music and dance

Music and dance are important harmonising and unifying elements in A Midsummer Night's Dream. While Dream was seen as lacking in structural unity in previous centuries, John H. Long attributed structural unity and harmony to the play, writing:

[music is used] to symbolise the concord arising from the settlement of the fairy quarrel, and to foreshadow the resulting harmony between the mortals - thus emphasizing the turning point of the play. (Long 1955: 101)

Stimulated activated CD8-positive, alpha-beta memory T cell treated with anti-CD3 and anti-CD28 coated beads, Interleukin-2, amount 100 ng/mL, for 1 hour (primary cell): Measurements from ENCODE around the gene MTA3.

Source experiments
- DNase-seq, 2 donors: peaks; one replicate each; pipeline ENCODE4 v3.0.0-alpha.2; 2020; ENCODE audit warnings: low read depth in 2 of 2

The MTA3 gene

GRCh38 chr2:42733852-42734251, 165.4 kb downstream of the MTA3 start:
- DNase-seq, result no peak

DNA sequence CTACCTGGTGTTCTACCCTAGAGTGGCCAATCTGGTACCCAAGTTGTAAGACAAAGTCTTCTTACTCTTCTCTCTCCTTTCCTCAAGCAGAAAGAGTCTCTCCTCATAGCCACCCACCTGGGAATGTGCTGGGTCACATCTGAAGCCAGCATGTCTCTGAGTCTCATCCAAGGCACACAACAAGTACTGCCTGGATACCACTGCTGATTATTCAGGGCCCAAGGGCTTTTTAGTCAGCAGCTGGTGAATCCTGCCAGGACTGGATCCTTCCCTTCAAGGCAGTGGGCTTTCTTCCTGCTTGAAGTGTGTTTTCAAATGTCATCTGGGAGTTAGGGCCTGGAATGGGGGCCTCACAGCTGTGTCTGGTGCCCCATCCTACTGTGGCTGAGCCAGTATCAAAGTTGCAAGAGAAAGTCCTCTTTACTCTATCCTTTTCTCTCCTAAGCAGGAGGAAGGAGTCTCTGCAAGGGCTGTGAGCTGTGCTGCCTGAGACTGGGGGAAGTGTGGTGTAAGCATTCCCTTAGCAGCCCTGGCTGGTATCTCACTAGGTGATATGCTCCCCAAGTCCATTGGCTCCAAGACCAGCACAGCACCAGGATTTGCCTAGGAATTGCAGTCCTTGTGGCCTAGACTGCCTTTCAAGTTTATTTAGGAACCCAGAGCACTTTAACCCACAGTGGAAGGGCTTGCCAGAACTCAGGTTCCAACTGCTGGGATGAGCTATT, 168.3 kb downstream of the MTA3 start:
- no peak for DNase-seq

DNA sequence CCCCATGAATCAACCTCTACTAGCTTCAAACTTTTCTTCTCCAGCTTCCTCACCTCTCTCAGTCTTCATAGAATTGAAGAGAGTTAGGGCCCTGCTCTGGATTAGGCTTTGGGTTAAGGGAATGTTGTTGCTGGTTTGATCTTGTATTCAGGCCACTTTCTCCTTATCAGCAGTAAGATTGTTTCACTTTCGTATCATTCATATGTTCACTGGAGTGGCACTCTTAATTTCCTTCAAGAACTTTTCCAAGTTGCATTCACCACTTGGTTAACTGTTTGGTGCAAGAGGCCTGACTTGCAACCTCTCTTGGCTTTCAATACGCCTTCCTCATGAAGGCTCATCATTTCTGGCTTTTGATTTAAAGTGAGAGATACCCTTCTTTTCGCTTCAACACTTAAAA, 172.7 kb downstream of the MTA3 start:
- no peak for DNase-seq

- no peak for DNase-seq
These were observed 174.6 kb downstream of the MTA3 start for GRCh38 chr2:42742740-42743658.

Oberon and Titania do call for music (IV i 80-88) when they are reconciled. But there is no music at the final wedding celebrations. Other music in the play does not necessarily spell harmony - the lullaby that Titania's fairies sing for her is not harmonious. [also Bottom's song (sings so as not to be afraid) - is music reserved for non-humans? (since Bottom isn't wholly human when he sings) No, the actors also dance after their performance - but music seems to belong to those who are other, who are of low class or a different species (fairies)]

See also

the dance of the lovers

Titania's lullaby

structural approaches

in the play:

Oberon and Titania call for music IV i 80-88

Bottom's song III i 120-130